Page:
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Farewell to Café Pettirosso: "Seattle loves you back!"

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Photo courtesy of Cafe Pettirosso
Photo courtesy of Cafe Pettirosso

After 27 years on Capitol Hill, Café Pettirosso announced its permanent closure as of February 6. In a statement released Sunday, the owner-sibling duo Yuki and Miki Sodos cited upcoming developments at their 11th Avenue and E. Pike Street location that would cause "too much" of a burden, and said that they would like to end their tenure "on their own terms."

"Pettirosso loves you Seattle, but the path of small business is crushing right now," read the statement. "We stayed open every day during the pandemic, the protests, snowstorms, years of construction, and gentrification, but it is now our time."

This year marked the tenth that Café Pettirosso has resided at its present address, adjacent to the entrance of Chophouse Row. Now, 2022 will also mark the end of an era of brilliant patisserie and artisanal coffee at the café.

Photo courtesy of Cafe Pettirosso  

Decades of respite
Robin Wright founded Café Pettirosso (Italian for "robin"), as a coffee cart in 1994. As the business evolved into a brick-and-mortar location, it quickly became known for its quaint atmosphere.

Welcoming walls of plum accented by apricot-gold decor and the smells of wood enveloped all who entered the space (or stood in line at the door). Pulitzer-winning former Seattle Times writer Susan Kelleher described the café-bistro with one word: "Respite." As the world outside became ever more chaotic over the years, Pettirosso offered its patrons a brief, delightful escape.

In 2011, the Sodos sisters, who also own Othello's Bang Bang Café, came to own the café by Wright's request upon her retirement. They elevated the existing features of the bistro, giving the venue a large dining space and full bar. They also introduced more plant-based and gluten-free menu items, like their neighborhood-famous vegan mac 'n' cheese.

Pettirosso's story as told by Yuki Sodos on the website describes her first encounter with the café in 2000 under Wright's ownership. "Robin made the most delicious hand-pulled espresso on her vintage 2-group machine and played only opera," she said. "The colorful café and charming ambiance had a gravitational pull, and not just for me."

Photo courtesy of Cafe Pettirosso  

Plans for development
Throughout the years, the café has been continuously updated and well maintained under the Sodos' ownership. It is the longest-standing of four current tenants in the historic Baker Linen Building, which was purchased in 2019 by neighborhood developer Liz Dunn, of Dunn & Hobbes, LLC, for $5.4 million. Constructed in 1916 as an automobile showroom, garage, and services building for Seattle Automobile Company, the building's first great transition was in the 1940s when it got its current name. It became a garment-producing facility for Baker Linen, its namesake, in the early part of that decade.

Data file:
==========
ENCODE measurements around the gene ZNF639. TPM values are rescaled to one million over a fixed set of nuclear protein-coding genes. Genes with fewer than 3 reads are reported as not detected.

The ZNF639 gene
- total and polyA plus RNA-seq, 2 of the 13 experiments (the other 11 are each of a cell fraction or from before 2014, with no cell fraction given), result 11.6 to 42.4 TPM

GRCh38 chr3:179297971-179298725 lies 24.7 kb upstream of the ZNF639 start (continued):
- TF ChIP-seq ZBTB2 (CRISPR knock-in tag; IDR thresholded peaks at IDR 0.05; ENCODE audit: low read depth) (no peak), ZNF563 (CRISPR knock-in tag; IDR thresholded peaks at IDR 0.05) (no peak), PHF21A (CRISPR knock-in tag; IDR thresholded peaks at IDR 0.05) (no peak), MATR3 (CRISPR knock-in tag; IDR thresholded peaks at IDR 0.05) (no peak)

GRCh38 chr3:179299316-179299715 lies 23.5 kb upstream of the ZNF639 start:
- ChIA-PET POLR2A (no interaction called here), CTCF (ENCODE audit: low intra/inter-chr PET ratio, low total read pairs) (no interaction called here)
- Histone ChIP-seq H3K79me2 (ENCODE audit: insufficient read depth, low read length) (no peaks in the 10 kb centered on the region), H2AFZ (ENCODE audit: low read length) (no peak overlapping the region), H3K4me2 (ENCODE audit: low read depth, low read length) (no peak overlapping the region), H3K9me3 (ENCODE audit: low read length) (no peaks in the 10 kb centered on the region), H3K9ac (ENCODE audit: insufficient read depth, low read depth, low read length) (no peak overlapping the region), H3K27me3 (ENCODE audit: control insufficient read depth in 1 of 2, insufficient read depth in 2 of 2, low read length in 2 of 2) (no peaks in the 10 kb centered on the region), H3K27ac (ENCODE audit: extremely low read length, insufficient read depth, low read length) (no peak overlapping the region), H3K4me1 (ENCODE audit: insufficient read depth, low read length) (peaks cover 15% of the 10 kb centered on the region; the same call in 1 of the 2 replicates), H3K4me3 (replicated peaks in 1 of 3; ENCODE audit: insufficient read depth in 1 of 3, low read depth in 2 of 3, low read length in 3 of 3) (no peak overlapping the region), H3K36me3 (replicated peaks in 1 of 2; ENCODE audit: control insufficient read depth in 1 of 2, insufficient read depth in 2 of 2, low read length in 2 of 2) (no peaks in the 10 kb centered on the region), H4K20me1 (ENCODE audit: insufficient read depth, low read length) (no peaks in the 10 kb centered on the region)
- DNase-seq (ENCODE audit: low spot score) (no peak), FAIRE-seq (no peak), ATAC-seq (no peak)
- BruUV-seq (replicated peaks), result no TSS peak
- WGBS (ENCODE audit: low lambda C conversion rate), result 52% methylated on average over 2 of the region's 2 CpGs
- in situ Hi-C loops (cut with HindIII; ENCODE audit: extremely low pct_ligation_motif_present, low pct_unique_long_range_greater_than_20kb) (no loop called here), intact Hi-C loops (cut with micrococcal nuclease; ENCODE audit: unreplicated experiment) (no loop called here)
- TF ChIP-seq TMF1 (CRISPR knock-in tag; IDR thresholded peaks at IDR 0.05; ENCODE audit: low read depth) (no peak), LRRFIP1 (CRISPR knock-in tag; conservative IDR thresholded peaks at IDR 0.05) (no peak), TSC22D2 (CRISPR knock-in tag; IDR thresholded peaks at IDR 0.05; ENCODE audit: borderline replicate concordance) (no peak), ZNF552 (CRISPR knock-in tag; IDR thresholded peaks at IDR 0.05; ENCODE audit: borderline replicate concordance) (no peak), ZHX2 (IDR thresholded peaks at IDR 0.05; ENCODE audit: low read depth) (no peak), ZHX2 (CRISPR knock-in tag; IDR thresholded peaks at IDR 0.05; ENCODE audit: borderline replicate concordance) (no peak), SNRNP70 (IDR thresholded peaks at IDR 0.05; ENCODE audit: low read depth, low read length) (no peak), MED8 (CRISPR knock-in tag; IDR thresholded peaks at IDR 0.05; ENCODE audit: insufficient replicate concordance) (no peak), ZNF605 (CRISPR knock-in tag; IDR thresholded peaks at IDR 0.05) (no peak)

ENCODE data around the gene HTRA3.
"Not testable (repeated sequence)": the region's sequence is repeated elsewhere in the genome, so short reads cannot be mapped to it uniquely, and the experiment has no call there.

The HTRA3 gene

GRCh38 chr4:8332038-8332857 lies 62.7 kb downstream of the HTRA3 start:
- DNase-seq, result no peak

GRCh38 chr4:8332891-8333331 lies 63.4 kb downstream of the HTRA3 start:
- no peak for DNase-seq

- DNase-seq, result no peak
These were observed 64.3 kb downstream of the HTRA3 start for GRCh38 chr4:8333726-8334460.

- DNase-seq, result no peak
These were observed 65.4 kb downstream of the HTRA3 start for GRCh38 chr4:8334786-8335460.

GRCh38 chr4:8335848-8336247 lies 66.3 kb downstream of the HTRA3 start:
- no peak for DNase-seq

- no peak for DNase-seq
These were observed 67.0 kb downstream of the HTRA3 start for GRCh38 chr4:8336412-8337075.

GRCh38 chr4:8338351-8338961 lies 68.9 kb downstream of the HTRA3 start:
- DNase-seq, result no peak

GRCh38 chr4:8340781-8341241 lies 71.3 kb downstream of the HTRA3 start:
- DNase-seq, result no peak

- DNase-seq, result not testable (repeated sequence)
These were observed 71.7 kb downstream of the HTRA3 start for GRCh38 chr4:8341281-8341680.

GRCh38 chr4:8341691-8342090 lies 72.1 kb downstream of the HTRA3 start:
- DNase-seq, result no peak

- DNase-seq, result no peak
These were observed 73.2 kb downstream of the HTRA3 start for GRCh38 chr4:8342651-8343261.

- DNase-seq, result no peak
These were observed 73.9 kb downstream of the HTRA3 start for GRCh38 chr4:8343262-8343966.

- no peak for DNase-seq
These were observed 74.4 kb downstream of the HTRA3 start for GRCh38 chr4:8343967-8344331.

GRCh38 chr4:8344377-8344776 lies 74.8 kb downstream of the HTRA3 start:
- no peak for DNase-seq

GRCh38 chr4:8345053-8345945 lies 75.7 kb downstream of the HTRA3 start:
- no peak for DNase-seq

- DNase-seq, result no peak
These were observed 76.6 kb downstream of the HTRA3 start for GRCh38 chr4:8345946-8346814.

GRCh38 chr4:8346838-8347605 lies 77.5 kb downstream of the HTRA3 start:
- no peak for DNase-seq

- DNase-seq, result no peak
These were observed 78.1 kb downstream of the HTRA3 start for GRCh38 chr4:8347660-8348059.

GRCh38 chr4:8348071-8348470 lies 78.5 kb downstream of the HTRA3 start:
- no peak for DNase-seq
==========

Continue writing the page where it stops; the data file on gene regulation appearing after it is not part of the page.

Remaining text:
Dunn is a preservation-minded developer. Upon purchase, she announced no immediate changes to Baker Linen. Proposed updates include expansive co-working office spaces for the neighborhood, which would bring the Pike/Pine area up to speed with similar fast-paced parts of Seattle (like SLU, host of "urban basecamp" The Collective).

The developer's projects around Capitol Hill have proved impressive in the past. Next to Baker Linen, Chophouse Row debuted in 2015 and is lined with inviting spaces. Additions at Chophouse Row have also stayed complementary to the height and history of the space, which aligns with the plans for Baker Linen.

Photo courtesy of Cafe Pettirosso  

With the loss of Café Pettirosso, however, the community is audibly upset. In the 24 hours following Pettirosso's social media announcements, over a hundred comments flowed in. Community members on Facebook said they are "gutted," "so sad," and "crushed."

"We love you, Robin Wright, for creating Café Pettirosso and we love you Capitol Hill!!! ... Thank you for an amazing 27 years!!! #PettirossoLovesYou," reads the owners' statement.

Photo courtesy of Cafe Pettirosso  

In the sea of comment reactions, someone wrote, "Seattle loves you back."

This news hasn't been easy for workers either. In the café Monday morning, a clerk said that they are hopeful they and their teammates are talented enough to find new work as soon as possible.

On Monday, Capitol Hill Seattle Blog reported a response from Dunn. She maintained that the building is not slated to be gutted "in the near future," and that Dunn & Hobbes provided Pettirosso an option to extend its lease another five years.

While the development timeline remains unclear, Café Pettiroso's current lease is set to end at the end of February, and the owners pointed to a "massive raise in the rent" as a component of their decision to terminate the business on their own terms.

Always a respite, Café Pettirosso will go down in the books as an impactful community establishment where people could share in the pleasures of brunch and chosen family.